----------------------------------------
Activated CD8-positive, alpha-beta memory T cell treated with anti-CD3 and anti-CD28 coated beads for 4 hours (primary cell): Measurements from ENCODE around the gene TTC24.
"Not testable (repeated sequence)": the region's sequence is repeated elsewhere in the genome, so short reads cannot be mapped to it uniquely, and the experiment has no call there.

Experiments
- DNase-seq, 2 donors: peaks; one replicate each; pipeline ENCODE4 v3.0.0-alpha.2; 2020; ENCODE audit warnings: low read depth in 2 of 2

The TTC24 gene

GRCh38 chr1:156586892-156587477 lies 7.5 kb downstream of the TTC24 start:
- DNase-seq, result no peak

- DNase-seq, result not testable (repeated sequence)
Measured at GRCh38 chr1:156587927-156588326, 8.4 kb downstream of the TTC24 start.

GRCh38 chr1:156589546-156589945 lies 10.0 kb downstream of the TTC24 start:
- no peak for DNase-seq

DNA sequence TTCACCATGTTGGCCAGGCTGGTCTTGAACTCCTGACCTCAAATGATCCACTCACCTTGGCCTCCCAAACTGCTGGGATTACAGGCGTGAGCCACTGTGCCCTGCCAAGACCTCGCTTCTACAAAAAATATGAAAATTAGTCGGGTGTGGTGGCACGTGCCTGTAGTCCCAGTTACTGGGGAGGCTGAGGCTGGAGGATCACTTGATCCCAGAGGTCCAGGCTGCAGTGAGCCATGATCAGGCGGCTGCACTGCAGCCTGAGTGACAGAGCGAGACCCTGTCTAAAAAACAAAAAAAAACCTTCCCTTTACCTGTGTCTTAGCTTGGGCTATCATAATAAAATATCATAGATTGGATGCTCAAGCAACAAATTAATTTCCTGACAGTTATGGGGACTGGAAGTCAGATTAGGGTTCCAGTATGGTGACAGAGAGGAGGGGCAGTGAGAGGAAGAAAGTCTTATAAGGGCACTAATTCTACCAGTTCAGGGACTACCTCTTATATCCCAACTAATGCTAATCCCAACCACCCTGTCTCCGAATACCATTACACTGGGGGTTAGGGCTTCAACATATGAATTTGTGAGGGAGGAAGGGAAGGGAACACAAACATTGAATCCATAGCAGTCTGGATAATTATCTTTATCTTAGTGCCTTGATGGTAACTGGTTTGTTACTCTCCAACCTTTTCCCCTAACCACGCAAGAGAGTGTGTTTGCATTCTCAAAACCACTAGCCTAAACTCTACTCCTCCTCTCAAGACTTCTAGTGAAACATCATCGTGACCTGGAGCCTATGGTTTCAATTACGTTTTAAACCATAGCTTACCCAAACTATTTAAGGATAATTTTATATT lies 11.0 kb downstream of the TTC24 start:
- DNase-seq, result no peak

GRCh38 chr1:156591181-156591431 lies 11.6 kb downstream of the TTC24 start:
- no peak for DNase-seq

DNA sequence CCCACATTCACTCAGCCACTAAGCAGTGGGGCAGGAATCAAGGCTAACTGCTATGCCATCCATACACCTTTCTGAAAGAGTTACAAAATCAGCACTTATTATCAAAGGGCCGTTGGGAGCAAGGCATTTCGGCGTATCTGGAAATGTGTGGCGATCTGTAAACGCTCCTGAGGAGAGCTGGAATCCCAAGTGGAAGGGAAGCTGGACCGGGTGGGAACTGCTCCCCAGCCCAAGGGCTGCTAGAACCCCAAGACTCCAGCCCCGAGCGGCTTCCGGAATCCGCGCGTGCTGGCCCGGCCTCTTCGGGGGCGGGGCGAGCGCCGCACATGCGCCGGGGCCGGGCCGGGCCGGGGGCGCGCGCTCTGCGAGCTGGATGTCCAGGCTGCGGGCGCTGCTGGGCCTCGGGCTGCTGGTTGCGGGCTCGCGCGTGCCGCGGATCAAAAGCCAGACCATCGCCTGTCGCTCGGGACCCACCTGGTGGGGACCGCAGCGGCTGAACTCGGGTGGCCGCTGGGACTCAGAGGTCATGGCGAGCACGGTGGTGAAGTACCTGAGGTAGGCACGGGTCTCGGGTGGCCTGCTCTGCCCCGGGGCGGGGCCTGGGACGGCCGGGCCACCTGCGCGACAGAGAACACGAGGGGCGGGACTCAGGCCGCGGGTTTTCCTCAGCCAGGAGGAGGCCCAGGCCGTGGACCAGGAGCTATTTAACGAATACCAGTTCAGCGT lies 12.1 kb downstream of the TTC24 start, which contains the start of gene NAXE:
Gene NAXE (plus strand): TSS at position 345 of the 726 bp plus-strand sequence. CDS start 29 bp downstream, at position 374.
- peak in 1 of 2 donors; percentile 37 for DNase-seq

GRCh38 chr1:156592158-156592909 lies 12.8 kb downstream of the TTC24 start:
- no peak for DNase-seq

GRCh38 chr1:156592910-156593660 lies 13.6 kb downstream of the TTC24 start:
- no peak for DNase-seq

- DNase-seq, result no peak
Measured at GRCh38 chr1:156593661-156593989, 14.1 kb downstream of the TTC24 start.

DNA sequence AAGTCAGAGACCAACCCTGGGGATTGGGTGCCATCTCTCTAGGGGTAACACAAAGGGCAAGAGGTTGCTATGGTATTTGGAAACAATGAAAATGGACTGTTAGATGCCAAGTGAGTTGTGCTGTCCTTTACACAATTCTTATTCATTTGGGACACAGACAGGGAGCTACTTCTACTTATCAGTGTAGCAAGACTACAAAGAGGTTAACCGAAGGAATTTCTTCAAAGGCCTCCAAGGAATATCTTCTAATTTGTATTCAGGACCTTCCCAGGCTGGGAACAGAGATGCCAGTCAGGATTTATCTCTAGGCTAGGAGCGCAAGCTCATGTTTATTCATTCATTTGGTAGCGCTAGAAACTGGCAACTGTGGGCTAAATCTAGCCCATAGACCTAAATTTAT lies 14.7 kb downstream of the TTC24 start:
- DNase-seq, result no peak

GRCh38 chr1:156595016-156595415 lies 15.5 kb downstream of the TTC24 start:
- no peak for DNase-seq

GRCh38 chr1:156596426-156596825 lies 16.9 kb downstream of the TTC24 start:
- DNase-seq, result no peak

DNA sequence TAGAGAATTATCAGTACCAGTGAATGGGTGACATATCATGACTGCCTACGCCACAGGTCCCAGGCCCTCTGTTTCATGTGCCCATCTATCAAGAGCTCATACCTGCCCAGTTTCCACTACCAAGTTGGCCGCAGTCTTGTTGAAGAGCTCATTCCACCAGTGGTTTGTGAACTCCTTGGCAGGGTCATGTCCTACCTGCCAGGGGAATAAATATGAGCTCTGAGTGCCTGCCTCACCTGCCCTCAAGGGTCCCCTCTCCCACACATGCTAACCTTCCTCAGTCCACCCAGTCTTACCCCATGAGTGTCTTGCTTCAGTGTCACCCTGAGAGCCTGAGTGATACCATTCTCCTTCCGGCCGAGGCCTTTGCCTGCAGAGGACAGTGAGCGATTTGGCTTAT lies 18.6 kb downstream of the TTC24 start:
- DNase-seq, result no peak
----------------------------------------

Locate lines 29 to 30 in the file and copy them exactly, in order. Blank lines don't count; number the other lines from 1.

GRCh38 chr1:156596426-156596825 lies 16.9 kb downstream of the TTC24 start:
- DNase-seq, result no peak